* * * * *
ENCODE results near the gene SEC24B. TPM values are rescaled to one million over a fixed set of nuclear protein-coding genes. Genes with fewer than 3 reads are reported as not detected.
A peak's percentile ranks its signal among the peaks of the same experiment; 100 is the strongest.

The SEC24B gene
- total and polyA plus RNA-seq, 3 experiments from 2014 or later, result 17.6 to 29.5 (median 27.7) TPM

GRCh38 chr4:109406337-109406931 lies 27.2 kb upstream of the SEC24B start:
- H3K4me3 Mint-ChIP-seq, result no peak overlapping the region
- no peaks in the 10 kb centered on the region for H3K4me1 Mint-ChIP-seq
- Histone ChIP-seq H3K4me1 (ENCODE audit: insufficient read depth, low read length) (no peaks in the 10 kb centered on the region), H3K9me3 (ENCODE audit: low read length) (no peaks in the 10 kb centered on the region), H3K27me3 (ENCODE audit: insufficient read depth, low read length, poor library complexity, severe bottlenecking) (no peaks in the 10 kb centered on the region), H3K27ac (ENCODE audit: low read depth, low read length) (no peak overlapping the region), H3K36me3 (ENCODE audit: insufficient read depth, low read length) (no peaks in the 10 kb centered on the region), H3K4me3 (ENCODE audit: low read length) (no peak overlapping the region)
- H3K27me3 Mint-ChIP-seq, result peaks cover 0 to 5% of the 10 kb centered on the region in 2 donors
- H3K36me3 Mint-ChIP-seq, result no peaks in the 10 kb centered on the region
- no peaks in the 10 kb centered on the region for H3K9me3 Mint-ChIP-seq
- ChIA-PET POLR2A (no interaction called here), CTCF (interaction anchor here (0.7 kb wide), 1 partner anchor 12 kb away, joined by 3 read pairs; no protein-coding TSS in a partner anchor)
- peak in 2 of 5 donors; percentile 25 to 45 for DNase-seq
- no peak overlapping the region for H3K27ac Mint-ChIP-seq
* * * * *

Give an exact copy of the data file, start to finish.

ENCODE results near the gene SEC24B. TPM values are rescaled to one million over a fixed set of nuclear protein-coding genes. Genes with fewer than 3 reads are reported as not detected.
A peak's percentile ranks its signal among the peaks of the same experiment; 100 is the strongest.

The SEC24B gene
- total and polyA plus RNA-seq, 3 experiments from 2014 or later, result 17.6 to 29.5 (median 27.7) TPM

GRCh38 chr4:109406337-109406931 lies 27.2 kb upstream of the SEC24B start:
- H3K4me3 Mint-ChIP-seq, result no peak overlapping the region
- no peaks in the 10 kb centered on the region for H3K4me1 Mint-ChIP-seq
- Histone ChIP-seq H3K4me1 (ENCODE audit: insufficient read depth, low read length) (no peaks in the 10 kb centered on the region), H3K9me3 (ENCODE audit: low read length) (no peaks in the 10 kb centered on the region), H3K27me3 (ENCODE audit: insufficient read depth, low read length, poor library complexity, severe bottlenecking) (no peaks in the 10 kb centered on the region), H3K27ac (ENCODE audit: low read depth, low read length) (no peak overlapping the region), H3K36me3 (ENCODE audit: insufficient read depth, low read length) (no peaks in the 10 kb centered on the region), H3K4me3 (ENCODE audit: low read length) (no peak overlapping the region)
- H3K27me3 Mint-ChIP-seq, result peaks cover 0 to 5% of the 10 kb centered on the region in 2 donors
- H3K36me3 Mint-ChIP-seq, result no peaks in the 10 kb centered on the region
- no peaks in the 10 kb centered on the region for H3K9me3 Mint-ChIP-seq
- ChIA-PET POLR2A (no interaction called here), CTCF (interaction anchor here (0.7 kb wide), 1 partner anchor 12 kb away, joined by 3 read pairs; no protein-coding TSS in a partner anchor)
- peak in 2 of 5 donors; percentile 25 to 45 for DNase-seq
- no peak overlapping the region for H3K27ac Mint-ChIP-seq